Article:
Unless you've hiding under a rock, you'll have noticed that in recent years Star Wars has once again become a bit of a thing - a force to be reckoned with, if you will - thanks to the making of the third trilogy of films in the fabled space opera.
For many people, one of the best thing about it is that the sequels reunited the cast of the original trilogy. And it's not just the fans who think that.
Almost 40 years after the release of Episode IV - A New Hope, Mark Hamill had many doubts about reprising his role. In fact, according to a new interview in the New York Times, the Luke Skywalker actor was planning to turn the offer down, because he didn't think fans would want to see actors in their 60s and 70s running around with lightsabers.
Mark Hamill, Carrie Fisher and Harrison Ford in 1977's Star Wars: A New Hope. Credit: Lucasfilm
"I was just really scared," he told the paper, remembering a 2012 meeting where George Lucas told both him and Carrie Fisher about plans for the new films. "I thought, why mess with it? The idea of catching lightening in a bottle twice was ridiculously remote."
However, Fisher - who sadly passed away in December 2016 - immediately jumped at the chance to play Princess Leia again. "Carrie, not a minute went by - she slapped the table and goes, 'I'm in!'" recalled Hamill.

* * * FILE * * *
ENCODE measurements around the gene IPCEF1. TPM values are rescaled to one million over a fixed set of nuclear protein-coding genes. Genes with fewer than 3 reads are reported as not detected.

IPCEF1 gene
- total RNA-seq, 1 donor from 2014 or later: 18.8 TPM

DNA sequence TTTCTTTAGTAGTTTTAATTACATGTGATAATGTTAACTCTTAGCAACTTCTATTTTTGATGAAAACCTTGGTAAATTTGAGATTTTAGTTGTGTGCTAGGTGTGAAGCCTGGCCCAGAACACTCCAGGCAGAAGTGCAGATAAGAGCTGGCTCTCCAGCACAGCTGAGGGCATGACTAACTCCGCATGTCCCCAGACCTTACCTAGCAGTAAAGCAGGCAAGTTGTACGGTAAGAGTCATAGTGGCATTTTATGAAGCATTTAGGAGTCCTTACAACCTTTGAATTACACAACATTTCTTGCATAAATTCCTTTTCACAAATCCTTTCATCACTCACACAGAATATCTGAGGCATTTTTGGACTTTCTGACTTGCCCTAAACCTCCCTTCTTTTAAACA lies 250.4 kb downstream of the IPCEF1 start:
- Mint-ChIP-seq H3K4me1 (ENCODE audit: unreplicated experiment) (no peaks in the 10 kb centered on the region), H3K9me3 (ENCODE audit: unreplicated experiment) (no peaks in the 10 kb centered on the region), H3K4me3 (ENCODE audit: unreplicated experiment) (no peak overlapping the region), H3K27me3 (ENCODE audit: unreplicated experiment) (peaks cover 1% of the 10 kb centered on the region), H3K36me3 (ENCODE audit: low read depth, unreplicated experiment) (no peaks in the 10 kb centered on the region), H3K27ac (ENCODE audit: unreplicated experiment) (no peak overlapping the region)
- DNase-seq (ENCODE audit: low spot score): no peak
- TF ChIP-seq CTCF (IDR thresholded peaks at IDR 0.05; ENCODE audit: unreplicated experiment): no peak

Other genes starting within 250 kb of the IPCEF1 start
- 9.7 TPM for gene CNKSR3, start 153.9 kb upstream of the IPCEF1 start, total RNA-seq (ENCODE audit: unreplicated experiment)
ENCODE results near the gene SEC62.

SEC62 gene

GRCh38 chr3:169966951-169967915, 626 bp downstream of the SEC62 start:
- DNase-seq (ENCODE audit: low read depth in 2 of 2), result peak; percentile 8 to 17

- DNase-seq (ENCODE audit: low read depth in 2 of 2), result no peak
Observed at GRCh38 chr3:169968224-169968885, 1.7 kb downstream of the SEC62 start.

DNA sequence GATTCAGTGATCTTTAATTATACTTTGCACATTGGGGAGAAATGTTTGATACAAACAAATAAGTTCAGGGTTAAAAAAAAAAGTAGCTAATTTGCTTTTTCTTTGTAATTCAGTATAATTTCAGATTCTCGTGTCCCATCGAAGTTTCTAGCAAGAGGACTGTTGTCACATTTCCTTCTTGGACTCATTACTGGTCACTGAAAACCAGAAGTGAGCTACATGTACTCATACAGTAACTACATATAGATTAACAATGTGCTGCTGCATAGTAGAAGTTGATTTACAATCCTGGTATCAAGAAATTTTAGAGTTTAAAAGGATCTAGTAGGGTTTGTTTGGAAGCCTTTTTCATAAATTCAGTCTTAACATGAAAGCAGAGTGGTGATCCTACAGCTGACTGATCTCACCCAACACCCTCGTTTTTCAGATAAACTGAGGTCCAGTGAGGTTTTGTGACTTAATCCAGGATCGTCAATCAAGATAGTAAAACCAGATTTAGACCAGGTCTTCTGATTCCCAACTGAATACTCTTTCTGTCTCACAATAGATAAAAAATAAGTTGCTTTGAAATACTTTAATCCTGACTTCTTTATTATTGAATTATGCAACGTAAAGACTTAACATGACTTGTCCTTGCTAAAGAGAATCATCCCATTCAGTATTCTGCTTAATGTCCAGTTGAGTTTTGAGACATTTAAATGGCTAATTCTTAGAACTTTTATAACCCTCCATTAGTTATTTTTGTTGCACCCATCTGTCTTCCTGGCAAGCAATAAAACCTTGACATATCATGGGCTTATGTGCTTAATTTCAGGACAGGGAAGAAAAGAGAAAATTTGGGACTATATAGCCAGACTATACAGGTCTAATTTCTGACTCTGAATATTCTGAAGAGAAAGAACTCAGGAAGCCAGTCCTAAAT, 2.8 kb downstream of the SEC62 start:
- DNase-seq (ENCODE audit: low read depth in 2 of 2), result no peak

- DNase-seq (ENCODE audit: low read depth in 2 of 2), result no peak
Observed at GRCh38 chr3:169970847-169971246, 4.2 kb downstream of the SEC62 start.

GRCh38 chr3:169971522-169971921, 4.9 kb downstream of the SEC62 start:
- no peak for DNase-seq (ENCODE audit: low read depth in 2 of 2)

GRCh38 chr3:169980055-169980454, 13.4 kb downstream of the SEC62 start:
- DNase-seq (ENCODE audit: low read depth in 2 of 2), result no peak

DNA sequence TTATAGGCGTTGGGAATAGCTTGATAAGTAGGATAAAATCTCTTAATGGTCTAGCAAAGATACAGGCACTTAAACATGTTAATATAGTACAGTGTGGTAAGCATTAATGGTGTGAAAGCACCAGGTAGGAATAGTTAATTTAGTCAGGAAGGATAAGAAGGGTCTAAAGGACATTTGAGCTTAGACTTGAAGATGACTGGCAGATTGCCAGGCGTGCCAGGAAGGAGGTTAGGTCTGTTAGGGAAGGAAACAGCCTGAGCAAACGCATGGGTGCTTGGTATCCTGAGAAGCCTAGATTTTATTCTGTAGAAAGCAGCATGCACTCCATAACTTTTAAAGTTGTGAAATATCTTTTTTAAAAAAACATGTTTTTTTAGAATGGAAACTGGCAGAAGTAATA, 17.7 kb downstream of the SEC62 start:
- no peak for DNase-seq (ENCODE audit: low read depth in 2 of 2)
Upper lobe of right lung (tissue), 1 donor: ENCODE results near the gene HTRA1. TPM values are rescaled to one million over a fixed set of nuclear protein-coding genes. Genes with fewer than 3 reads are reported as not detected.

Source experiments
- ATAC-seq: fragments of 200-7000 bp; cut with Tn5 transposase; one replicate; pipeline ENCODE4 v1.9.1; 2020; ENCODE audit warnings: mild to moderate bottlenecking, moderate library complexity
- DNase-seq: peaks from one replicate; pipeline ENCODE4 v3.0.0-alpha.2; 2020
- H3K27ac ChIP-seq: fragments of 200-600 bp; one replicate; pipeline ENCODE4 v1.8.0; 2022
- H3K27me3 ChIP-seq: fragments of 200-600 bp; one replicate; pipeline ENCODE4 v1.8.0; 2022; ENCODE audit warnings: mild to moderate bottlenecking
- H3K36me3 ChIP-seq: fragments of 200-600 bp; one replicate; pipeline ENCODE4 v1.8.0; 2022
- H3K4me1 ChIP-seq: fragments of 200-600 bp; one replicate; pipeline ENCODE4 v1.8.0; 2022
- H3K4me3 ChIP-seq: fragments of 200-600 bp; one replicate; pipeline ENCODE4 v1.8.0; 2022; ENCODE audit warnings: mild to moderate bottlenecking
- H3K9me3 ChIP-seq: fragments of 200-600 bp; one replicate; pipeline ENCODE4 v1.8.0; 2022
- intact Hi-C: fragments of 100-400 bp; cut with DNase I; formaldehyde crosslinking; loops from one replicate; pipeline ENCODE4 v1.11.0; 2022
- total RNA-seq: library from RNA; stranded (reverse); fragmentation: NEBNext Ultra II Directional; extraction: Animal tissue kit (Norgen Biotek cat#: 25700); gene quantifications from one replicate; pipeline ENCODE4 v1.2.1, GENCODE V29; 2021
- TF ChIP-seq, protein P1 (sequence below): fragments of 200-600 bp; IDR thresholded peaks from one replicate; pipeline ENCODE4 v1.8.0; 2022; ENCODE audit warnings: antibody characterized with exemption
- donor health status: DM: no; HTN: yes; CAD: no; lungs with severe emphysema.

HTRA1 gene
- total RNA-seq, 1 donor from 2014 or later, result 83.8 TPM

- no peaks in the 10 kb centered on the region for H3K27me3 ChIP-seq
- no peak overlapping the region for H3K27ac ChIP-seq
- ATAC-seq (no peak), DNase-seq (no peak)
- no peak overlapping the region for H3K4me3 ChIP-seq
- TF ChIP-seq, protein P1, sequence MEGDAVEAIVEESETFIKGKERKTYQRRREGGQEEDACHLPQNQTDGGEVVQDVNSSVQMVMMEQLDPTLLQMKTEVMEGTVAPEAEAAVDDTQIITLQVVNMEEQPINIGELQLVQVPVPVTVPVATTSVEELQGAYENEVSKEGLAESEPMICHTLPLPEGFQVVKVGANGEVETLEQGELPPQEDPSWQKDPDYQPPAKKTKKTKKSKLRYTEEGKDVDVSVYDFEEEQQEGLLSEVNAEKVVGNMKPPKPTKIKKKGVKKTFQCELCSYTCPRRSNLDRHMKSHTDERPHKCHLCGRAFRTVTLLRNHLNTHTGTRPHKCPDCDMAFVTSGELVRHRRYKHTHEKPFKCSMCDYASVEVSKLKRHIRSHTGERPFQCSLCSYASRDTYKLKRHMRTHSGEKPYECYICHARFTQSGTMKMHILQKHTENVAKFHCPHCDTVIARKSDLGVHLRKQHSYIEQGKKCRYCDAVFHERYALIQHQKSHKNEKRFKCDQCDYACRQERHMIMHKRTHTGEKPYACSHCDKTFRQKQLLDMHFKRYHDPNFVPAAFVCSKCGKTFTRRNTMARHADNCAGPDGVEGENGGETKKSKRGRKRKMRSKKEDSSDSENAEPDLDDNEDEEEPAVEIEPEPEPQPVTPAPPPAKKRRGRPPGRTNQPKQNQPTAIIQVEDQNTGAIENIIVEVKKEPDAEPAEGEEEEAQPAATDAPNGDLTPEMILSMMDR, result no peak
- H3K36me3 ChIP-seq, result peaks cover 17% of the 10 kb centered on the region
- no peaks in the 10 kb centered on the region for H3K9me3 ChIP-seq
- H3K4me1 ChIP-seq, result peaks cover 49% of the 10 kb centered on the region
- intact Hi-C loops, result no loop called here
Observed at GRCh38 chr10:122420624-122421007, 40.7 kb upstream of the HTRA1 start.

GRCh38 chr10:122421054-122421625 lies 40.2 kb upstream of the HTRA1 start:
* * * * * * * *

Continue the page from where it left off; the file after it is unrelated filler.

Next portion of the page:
That meant Harrison Ford had to be Hamill's easy way out of the new movies. "He's too old and too rich and too cranky," he said of the actor, sure that Ford wouldn't want to play Han Solo again. But he was wrong. Ford signed up for the part, which meant Hamill had to sign up for his.
"Can you imagine if I was the only one to say no?" Hamill told the Times in the interview. "I'd be the most hated man in nerd-dom."
Credit: Lucasfilm / Walt Disney Pictures
It wasn't all smooth-sailing after that, though. Earlier this year Hamill told Vanity Fair that, initially, he had major disagreements with The Last Jedi director J.J. Abrams about, well, almost everything concerning Luke Skywalker's role in that movie.
At the end of the day, though, Hamill came round to the director's decisions and fully embraced what Abrams was trying to do. "I've never been more happy to be wrong," Hamill told the magazine. Likewise, Luke. Likewise.
Words: Mischa Pearlman